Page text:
20 Mar EU Council fails to reform secretive tax working group
Title photo © barnyz
We have just blogged about the failure of the Council’s Code of Conduct Group on business taxation to adequately tackle the issue of tax havens via a blacklist that would impose sufficiently dissuasive sanctions against non-cooperative jurisdictions outside the EU.
The topic was also on the European Parliament’s plenary agenda at the March 2017 Strasbourg session. Up for debate was the follow-up by the European Commission and the Council of the European Union member state governments to the recommendations by the European Parliament’s LuxLeaks special committees TAXE and TAX2.
Our GUE/NGL group had managed to significantly shape the final report of those special committees with a range of progressive recommendations for more tax transparency and tax justice in the EU. But given the very limited competencies of the European Parliament in the field of tax policy, initiatives for implementing those recommendations crucially hinge on the political will of the European Commission and the Council of the EU member state governments.
For MEP Fabio De Masi, vice chair of the on-going Panama Papers Committee of Inquiry – the status quo must change:
“Since LuxLeaks, the EU has promised to fight corporate tax dumping. Yet, we are still losing hundreds of billions of euros a year to Disney, McDonalds and others whilst the EU is falling apart.”
“The Code of Conduct group has been responsible for combating harmful tax competition for 20 years. But that has been a failure with very little to show for.”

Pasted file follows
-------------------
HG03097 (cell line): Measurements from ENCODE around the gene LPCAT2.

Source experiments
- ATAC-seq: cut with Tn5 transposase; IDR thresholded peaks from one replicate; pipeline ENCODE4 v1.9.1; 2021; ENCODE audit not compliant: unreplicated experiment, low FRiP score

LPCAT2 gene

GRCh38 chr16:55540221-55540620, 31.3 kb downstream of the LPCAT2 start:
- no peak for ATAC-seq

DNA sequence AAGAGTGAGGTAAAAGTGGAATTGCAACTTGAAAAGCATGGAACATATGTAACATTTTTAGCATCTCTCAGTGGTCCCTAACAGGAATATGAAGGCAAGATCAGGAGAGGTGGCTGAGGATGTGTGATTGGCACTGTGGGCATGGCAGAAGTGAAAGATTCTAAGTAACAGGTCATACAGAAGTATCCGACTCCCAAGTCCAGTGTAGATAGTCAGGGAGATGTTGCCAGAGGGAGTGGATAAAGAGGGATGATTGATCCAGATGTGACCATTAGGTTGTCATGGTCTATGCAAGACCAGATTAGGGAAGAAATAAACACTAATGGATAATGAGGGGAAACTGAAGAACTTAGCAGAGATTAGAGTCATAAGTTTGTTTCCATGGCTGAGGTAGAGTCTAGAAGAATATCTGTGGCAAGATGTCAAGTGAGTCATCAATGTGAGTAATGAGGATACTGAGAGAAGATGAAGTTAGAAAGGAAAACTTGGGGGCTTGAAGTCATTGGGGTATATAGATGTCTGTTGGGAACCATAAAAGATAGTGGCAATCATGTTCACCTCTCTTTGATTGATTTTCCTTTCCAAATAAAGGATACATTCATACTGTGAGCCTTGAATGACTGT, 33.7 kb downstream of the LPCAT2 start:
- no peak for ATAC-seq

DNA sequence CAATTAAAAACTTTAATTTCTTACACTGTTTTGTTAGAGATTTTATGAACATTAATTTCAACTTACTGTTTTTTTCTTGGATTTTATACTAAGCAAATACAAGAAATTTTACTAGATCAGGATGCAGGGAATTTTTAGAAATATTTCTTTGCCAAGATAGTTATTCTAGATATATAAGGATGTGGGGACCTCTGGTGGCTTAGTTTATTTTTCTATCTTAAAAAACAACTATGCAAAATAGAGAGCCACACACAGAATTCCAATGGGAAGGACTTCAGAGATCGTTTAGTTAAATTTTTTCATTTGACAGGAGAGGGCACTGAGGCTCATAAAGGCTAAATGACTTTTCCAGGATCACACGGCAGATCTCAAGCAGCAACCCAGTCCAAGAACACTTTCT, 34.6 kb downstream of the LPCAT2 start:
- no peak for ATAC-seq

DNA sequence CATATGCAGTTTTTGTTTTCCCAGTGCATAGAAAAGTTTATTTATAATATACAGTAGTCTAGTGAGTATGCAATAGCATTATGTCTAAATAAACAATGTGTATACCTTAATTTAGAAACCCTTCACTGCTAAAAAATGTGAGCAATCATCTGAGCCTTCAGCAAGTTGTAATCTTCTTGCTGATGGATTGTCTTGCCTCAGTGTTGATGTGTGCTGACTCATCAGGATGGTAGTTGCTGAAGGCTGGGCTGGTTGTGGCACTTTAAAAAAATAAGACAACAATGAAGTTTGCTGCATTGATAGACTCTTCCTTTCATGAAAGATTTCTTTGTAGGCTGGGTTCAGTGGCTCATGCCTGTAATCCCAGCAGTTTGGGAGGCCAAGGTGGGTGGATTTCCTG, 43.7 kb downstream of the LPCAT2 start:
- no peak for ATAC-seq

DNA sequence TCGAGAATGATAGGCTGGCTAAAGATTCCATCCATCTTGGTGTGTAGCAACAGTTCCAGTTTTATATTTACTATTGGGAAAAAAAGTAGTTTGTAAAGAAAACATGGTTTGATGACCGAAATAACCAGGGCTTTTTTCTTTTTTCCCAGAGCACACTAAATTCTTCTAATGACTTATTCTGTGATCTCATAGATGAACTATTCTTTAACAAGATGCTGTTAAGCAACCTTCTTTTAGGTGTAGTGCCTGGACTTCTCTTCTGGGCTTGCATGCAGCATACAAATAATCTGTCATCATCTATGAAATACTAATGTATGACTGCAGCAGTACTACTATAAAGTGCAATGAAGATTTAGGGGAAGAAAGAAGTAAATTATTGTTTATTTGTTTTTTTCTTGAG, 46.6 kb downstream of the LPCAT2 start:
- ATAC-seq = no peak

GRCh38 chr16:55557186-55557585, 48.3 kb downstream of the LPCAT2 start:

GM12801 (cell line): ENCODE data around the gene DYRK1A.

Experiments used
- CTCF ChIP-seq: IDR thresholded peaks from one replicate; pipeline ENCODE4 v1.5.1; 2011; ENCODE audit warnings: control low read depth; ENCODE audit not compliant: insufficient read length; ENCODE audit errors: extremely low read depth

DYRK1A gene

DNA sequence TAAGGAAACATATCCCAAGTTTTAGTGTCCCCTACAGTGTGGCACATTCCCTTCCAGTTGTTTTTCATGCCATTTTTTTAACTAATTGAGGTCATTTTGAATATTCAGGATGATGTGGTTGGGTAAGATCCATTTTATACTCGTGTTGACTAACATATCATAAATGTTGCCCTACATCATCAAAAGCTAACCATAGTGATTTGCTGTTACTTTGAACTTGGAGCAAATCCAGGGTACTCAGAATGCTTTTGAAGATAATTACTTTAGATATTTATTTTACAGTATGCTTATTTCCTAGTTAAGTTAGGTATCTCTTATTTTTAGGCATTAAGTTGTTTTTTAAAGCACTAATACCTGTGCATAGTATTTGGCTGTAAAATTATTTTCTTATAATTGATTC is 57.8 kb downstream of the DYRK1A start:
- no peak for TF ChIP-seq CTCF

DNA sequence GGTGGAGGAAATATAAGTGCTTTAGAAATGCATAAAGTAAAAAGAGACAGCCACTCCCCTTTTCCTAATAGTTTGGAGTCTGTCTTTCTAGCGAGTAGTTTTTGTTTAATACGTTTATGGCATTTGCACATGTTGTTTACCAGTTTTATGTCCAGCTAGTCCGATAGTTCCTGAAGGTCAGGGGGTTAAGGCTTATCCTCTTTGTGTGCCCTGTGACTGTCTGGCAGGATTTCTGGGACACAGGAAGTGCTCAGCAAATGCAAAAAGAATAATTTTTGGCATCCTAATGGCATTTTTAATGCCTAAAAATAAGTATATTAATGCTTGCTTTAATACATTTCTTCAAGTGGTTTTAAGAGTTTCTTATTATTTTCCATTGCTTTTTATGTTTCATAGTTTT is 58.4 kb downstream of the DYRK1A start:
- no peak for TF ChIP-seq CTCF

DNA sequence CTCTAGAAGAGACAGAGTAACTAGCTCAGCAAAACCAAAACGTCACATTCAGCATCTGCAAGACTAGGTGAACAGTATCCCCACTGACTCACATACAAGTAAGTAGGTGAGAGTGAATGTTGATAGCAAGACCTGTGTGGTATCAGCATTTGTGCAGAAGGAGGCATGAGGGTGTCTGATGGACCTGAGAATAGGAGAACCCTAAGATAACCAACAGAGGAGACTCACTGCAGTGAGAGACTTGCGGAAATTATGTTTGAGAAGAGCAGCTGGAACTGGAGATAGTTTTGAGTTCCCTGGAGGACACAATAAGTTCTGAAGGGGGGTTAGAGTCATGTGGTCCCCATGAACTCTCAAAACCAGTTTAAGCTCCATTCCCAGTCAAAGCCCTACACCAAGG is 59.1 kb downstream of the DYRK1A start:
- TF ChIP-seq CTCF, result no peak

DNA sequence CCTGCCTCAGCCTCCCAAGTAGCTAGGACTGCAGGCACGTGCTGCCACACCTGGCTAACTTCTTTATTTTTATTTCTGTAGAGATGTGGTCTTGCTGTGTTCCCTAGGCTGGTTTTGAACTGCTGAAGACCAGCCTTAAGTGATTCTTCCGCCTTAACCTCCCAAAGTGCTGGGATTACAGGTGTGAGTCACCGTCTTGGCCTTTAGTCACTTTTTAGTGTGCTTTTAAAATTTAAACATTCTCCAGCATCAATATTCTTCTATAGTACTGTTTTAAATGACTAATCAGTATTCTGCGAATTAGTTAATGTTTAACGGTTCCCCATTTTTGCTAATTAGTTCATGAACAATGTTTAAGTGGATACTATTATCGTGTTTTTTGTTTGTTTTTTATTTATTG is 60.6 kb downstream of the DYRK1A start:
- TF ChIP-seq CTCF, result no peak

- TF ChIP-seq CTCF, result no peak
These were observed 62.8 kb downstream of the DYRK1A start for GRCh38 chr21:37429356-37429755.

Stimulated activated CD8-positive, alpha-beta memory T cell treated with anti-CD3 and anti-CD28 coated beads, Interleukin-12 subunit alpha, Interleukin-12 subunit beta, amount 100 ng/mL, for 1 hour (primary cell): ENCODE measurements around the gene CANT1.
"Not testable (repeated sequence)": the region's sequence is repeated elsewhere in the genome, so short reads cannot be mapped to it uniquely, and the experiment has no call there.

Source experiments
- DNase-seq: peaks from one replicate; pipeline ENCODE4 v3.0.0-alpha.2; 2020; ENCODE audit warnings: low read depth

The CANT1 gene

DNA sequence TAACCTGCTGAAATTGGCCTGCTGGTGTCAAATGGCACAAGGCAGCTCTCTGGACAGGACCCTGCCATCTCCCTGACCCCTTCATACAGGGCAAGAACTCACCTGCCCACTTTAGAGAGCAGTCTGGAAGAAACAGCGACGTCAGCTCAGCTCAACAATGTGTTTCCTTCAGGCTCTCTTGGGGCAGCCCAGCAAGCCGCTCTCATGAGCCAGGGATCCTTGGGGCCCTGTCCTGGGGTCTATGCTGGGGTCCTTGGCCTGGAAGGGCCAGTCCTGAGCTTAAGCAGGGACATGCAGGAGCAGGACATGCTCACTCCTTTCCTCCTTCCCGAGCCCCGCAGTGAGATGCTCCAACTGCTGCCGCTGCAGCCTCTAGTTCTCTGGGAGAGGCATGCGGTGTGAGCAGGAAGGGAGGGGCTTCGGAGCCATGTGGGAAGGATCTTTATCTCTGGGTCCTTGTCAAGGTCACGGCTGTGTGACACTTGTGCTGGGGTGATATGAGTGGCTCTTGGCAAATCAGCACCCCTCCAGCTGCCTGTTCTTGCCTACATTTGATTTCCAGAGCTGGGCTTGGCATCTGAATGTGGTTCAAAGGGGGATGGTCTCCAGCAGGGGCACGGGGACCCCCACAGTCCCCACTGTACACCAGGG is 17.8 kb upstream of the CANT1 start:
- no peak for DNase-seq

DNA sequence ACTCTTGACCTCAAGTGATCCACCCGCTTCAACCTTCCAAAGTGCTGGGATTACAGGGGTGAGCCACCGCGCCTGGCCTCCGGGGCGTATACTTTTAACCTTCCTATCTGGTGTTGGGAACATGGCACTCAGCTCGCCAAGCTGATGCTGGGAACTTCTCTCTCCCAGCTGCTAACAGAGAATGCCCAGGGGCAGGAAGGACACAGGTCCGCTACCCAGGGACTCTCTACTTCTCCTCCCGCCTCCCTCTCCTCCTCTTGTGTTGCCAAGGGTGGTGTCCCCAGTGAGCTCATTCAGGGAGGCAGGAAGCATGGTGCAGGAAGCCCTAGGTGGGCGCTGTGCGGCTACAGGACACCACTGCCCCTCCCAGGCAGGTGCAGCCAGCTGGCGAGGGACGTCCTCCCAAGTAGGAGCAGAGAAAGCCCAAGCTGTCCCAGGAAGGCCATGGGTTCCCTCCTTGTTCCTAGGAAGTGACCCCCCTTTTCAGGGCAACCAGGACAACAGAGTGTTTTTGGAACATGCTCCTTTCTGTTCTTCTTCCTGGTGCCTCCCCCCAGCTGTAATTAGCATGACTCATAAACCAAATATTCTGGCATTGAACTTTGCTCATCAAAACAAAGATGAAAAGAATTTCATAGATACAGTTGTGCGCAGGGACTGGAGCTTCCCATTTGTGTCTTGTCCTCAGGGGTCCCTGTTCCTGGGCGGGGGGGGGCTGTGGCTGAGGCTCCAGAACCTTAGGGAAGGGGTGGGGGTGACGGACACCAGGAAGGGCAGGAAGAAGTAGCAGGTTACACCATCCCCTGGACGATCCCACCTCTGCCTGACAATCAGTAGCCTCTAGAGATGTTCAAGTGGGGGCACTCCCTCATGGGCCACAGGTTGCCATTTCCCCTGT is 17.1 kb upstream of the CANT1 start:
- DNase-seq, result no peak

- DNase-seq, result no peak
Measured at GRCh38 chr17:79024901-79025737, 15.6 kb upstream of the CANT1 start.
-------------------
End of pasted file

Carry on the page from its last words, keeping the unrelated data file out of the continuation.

“If we keep giving EU tax havens veto powers, we will never make progress with either establishing a blacklist for tax havens or a sufficiently progressive Common Consolidated Corporate Tax Base for Europe,” said De Masi.
Irish MEP and member of the Panama Papers inquiry committee Matt Carthy criticised EU member states that continue to veto reforms for fair and transparent corporate taxation.
“It’s very disappointing to see a pattern where some Member States, including Ireland, play an obstructionist role in the Code of Conduct group on business taxation and the Council in consistently opposing reforms for fair and transparent corporate taxation,” he said.
“Irish Finance Minister Michael Noonan claims that Ireland is committed to the highest international standards on tax transparency. But at the same time, he’s also on the record as opposing the EU proposal to introduce public country-by-country reporting (CBCR).
“I have heard both government and tax industry representatives claim this is a matter of trust – the Irish people have trust in our Revenue agency, so making the reporting public is unnecessary. Well, many of us don’t trust Revenue – this is the agency that gave illegal sweetheart deals to Apple, after all.
“When country-by-country reporting for large banks was made public, it wasn’t any government agency that pointed out to us that French banks were making profits in Ireland up to 76 times higher than in France – it was Oxfam.
“Making country-by-country reporting public is vital to ensure democratic, public scrutiny of the tax affairs of the largest multinationals.”